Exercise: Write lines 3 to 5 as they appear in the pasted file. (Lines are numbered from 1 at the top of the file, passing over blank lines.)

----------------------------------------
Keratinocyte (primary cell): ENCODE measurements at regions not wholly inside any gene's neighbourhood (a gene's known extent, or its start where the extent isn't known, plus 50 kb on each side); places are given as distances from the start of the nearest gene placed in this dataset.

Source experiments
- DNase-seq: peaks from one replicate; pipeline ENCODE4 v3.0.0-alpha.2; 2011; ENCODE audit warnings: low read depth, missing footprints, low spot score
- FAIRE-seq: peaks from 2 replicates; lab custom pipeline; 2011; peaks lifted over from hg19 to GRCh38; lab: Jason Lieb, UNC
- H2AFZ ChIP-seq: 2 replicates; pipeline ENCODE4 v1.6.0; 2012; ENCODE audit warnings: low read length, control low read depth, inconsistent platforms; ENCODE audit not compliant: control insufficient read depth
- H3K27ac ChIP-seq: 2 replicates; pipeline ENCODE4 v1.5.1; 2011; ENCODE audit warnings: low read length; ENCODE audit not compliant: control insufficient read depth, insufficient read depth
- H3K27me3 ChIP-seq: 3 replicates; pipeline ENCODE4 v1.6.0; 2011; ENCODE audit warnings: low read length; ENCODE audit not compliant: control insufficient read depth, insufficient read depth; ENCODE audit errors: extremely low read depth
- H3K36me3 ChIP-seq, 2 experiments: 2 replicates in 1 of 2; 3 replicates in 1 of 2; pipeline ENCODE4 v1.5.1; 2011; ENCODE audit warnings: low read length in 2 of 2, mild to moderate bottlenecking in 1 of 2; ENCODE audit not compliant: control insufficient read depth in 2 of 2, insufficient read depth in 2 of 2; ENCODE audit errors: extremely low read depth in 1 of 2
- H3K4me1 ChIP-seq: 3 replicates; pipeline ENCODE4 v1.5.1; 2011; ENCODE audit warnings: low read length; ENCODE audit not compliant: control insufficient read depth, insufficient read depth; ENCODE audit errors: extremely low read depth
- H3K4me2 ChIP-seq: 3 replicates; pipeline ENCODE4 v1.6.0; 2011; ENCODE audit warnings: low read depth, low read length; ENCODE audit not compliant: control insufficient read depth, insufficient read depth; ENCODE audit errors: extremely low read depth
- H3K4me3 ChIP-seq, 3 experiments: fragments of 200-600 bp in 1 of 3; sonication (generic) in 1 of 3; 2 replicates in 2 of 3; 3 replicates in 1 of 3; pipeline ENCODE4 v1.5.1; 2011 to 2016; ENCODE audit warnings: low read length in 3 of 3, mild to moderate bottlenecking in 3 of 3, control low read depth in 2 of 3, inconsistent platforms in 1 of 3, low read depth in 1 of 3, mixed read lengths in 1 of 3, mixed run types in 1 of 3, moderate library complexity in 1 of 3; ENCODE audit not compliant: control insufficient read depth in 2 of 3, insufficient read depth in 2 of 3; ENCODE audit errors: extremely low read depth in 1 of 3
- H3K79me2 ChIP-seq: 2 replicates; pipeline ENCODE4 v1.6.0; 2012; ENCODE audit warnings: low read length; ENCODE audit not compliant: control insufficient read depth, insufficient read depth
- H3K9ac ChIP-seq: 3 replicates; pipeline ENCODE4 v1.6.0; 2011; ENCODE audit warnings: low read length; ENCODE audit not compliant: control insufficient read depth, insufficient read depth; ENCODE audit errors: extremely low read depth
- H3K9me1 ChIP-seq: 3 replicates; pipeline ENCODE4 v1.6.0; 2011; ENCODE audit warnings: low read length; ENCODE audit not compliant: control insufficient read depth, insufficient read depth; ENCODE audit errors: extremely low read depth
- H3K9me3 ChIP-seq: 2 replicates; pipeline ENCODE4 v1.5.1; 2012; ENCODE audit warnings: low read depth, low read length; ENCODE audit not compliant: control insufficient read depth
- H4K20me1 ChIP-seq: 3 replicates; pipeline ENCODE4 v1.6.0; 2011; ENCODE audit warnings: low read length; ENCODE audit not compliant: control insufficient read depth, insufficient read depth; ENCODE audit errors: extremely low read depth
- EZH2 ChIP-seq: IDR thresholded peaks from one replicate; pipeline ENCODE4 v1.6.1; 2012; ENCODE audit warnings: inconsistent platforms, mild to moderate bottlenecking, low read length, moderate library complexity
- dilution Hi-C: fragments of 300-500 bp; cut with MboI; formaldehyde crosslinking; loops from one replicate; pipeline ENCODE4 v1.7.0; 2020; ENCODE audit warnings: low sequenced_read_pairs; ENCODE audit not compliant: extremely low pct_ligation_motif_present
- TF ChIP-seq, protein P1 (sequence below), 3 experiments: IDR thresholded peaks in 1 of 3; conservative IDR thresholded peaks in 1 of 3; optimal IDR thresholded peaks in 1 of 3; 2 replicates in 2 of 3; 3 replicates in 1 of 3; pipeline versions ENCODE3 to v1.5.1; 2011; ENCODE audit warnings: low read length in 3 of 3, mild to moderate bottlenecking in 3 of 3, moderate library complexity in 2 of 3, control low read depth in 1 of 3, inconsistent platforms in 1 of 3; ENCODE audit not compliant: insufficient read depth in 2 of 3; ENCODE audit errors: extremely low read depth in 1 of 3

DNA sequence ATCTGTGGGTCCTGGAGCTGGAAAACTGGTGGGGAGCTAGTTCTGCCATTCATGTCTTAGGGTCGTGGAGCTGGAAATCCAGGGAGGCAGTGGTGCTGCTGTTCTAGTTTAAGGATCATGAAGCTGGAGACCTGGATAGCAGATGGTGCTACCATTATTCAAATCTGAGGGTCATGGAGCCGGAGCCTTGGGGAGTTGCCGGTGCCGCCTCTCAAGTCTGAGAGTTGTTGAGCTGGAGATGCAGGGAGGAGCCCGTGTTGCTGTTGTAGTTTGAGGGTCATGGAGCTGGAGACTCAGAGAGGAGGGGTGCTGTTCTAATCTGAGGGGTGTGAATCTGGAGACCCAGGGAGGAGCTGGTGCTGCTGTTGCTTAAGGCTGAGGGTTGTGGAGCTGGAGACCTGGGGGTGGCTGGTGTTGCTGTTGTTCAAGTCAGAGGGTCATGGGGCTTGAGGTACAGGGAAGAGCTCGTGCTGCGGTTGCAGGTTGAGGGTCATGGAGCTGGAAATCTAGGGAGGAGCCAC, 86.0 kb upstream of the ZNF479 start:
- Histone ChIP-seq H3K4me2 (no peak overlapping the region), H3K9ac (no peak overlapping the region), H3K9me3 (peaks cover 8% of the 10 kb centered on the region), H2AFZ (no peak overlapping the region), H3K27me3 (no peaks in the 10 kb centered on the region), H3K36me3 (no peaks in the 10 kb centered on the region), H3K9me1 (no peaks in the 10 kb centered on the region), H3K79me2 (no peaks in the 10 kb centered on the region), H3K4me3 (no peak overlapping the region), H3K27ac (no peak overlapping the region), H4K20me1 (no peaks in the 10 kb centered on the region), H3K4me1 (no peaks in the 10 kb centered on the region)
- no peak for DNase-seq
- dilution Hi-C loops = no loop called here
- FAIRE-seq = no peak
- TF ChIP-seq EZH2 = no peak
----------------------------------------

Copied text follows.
- DNase-seq: peaks from one replicate; pipeline ENCODE4 v3.0.0-alpha.2; 2011; ENCODE audit warnings: low read depth, missing footprints, low spot score
- FAIRE-seq: peaks from 2 replicates; lab custom pipeline; 2011; peaks lifted over from hg19 to GRCh38; lab: Jason Lieb, UNC
- H2AFZ ChIP-seq: 2 replicates; pipeline ENCODE4 v1.6.0; 2012; ENCODE audit warnings: low read length, control low read depth, inconsistent platforms; ENCODE audit not compliant: control insufficient read depth